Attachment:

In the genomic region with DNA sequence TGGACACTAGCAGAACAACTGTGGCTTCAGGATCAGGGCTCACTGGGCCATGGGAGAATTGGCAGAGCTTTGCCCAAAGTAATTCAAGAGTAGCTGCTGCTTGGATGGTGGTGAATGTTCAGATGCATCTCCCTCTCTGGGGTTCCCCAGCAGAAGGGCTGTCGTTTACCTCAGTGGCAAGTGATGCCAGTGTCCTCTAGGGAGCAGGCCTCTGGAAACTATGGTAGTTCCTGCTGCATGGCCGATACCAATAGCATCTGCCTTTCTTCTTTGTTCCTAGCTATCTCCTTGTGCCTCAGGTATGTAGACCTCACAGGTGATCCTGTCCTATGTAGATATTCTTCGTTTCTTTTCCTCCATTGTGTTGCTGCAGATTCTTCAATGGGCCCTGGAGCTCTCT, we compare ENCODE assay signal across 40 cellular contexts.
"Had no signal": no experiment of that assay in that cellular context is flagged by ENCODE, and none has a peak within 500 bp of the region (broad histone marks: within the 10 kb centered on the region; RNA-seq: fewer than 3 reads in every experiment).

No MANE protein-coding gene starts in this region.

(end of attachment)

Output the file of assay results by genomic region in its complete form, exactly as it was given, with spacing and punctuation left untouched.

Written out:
In the genomic region with DNA sequence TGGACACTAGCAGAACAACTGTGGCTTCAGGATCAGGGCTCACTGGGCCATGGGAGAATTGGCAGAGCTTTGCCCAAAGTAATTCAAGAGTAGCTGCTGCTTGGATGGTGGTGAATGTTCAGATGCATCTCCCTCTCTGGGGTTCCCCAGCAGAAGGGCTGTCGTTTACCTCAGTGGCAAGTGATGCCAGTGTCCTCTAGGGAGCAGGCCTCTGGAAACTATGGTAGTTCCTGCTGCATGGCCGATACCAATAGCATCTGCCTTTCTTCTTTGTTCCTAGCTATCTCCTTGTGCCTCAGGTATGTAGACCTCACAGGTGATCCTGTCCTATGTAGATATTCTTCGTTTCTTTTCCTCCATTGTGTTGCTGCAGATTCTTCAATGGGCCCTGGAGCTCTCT, we compare ENCODE assay signal across 40 cellular contexts.
"Had no signal": no experiment of that assay in that cellular context is flagged by ENCODE, and none has a peak within 500 bp of the region (broad histone marks: within the 10 kb centered on the region; RNA-seq: fewer than 3 reads in every experiment).

No MANE protein-coding gene starts in this region.